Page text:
in service to their wife?

But walk a little further 
where the gray clouds shear away, 
and blinding silver pours
out into dawn of day. 
I'd thought of Venus 
and of Vulcan, and of interlocking doors--

but I had thought that Venus
had loaned me to her friend,
to spread her skin with orange oil,
as comfort at the end.

(For even splendid husbands die by afternoon, 
and skin longs for a stroking hand,
and the long dark evening calls 
for cradling when it can.)

No. It it is the little one,
whose candelabra formed 
of pukel men with hollow eyes
was seldom lit or warmed:

She struck the match and named 
me, and I was bound to come:
bound to receive her fingerprints
in the wet clay of my palms.

Monday, October 24, 2016

Tinnitus

Well, it is like someone playing keyboards, 
meditatively, way high on the scale, as high
as the the sound will go. Or like a steampunk
mosquito swaying at my ear. Or like 
a silver brightness, not quite seen.
It is what silence sounds like now:
the goddess of hazards who hums as she works;
or the sift of the sunrise between steel clouds.

Friday, October 21, 2016

A Pledge Of Other Things

Start again: it's the morning walk,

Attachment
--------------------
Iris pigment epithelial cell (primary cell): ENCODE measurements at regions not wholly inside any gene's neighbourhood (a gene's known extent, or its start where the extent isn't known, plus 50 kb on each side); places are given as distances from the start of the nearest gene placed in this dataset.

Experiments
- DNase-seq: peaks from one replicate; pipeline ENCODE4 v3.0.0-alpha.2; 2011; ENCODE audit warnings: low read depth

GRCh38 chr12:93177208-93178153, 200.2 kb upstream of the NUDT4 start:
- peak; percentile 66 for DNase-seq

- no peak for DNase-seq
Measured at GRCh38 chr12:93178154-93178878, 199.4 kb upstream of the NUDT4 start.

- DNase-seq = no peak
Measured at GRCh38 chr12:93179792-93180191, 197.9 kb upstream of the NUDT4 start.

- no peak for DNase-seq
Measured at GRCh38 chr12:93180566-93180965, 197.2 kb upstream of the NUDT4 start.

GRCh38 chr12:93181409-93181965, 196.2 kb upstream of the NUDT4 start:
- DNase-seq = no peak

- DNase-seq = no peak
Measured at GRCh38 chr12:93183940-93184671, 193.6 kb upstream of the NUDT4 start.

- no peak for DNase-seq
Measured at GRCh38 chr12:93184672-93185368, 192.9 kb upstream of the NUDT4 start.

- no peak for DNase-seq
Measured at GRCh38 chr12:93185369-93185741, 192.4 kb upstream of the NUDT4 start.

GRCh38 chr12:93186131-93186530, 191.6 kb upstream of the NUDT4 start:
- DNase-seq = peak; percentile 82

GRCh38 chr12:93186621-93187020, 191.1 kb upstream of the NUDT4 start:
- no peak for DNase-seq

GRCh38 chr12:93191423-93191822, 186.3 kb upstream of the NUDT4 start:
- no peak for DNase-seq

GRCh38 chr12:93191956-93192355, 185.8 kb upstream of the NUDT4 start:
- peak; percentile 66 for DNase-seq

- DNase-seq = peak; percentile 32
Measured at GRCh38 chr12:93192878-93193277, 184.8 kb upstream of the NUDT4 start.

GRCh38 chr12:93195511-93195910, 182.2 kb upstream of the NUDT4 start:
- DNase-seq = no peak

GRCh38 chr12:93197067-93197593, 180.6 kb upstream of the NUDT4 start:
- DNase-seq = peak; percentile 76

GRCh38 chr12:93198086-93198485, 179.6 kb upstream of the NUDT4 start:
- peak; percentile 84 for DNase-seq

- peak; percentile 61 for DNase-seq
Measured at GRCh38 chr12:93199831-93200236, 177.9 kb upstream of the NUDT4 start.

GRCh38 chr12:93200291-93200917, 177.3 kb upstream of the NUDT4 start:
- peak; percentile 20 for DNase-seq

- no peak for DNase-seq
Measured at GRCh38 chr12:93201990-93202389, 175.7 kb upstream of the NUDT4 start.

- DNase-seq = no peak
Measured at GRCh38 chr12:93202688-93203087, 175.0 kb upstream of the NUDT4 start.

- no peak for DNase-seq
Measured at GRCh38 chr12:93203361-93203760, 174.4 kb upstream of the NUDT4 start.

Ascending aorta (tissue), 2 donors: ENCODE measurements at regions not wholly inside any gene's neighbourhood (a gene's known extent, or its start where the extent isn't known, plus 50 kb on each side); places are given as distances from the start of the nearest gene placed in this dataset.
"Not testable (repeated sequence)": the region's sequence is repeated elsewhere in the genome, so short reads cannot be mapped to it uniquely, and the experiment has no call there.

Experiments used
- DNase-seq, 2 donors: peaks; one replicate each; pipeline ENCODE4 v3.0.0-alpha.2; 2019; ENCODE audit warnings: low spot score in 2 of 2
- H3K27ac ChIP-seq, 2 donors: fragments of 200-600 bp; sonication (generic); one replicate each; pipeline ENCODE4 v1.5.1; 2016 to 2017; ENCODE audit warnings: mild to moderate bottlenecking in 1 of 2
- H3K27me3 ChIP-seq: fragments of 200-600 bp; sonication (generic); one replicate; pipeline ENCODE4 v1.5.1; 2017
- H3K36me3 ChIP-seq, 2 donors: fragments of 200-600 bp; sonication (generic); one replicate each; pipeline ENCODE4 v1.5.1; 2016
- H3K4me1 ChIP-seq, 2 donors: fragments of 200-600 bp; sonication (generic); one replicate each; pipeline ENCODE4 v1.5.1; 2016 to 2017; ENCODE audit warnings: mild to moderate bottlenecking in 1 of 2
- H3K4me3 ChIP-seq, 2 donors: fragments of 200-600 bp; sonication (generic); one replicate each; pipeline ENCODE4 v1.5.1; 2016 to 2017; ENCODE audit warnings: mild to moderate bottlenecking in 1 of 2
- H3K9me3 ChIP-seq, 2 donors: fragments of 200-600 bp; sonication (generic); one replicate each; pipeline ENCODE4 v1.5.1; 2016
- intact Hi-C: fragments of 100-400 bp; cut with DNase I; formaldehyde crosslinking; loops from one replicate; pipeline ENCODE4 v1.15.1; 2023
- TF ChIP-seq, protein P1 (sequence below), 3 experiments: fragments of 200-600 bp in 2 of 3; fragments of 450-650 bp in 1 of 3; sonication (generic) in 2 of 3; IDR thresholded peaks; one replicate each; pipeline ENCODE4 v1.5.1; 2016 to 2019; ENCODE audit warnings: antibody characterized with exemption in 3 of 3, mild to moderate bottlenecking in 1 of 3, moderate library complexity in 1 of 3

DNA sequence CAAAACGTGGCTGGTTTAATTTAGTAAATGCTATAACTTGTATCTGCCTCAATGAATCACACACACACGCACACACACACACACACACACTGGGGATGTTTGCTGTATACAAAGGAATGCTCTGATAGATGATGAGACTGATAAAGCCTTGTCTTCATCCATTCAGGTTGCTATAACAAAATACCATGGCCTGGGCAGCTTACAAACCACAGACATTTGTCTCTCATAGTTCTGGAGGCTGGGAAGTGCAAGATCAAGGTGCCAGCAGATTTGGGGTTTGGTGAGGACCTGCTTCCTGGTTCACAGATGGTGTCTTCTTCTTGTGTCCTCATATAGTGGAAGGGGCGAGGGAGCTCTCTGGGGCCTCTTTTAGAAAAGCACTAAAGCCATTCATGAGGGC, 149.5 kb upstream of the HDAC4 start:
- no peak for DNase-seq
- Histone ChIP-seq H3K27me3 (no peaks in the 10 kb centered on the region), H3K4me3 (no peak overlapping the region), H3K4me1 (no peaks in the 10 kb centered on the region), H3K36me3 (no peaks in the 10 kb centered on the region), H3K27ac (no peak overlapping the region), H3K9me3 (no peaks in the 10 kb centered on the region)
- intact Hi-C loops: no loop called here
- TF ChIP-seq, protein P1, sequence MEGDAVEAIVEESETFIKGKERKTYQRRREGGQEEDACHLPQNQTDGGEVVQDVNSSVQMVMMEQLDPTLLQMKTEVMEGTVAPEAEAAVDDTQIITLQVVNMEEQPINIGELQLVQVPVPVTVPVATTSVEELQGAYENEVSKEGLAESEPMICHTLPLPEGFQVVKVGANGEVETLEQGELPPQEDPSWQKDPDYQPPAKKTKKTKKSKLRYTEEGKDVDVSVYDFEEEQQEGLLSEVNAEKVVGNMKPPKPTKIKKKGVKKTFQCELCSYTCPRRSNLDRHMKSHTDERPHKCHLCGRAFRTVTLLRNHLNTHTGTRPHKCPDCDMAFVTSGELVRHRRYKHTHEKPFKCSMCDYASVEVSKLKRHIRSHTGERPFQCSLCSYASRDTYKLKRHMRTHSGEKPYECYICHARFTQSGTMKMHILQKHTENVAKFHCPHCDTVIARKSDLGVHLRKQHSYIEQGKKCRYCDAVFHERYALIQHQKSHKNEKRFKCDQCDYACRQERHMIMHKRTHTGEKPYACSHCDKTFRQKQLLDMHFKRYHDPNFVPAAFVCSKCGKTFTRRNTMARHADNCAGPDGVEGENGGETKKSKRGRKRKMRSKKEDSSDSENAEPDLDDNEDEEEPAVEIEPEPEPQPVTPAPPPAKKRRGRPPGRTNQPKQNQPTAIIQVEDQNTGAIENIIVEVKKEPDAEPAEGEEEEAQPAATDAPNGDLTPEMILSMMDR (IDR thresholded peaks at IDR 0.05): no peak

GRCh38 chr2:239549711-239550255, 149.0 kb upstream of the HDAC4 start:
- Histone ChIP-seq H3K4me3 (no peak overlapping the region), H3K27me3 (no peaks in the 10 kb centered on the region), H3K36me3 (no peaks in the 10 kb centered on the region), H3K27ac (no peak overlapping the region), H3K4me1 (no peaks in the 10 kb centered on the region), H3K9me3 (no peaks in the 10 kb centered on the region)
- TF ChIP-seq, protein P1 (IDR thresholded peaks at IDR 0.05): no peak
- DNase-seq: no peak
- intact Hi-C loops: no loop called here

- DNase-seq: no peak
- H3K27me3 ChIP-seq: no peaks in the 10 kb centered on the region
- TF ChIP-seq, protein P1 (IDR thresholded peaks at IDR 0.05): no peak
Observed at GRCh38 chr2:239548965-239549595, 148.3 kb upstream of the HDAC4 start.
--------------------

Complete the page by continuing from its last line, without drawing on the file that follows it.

the long slow flourish
of silver in the gray sky, the sudden
slash of rain across my face,
and the leaves scrambling on the street:
if I've forgotten the recklessness that matters
then I've forgotten everything.

Start again.
One painful step, the aching heels,
the flash of pain that runs from hip to calf,
the relief of closing eyes against the light,
so that the pulse knocks once, twice, thrice against the lids.

Start again.
Leave the brutal soldiers to their work,
leave Nineveh its overlaid, perpetual collapse.
Did I think there was no work for me alone to do?
But it's one stone at a time. This word:
its heft in the hand, its longing
for a throat to call its own.

Cup my hands and let them fill with light,
let the radiance dribble down my chin. 
I have forgotten, haven't I? I have.
No matter. Start again.

Straighten up, and the company of ghosts
shuffling at my heels 
falls back and falls behind: they can't keep pace
with standing still.

One prayer learned late or early
will make them flinch; and this light,
this rainwashed silver scarf,
is a pledge of other things
soon to be remembered in their turn.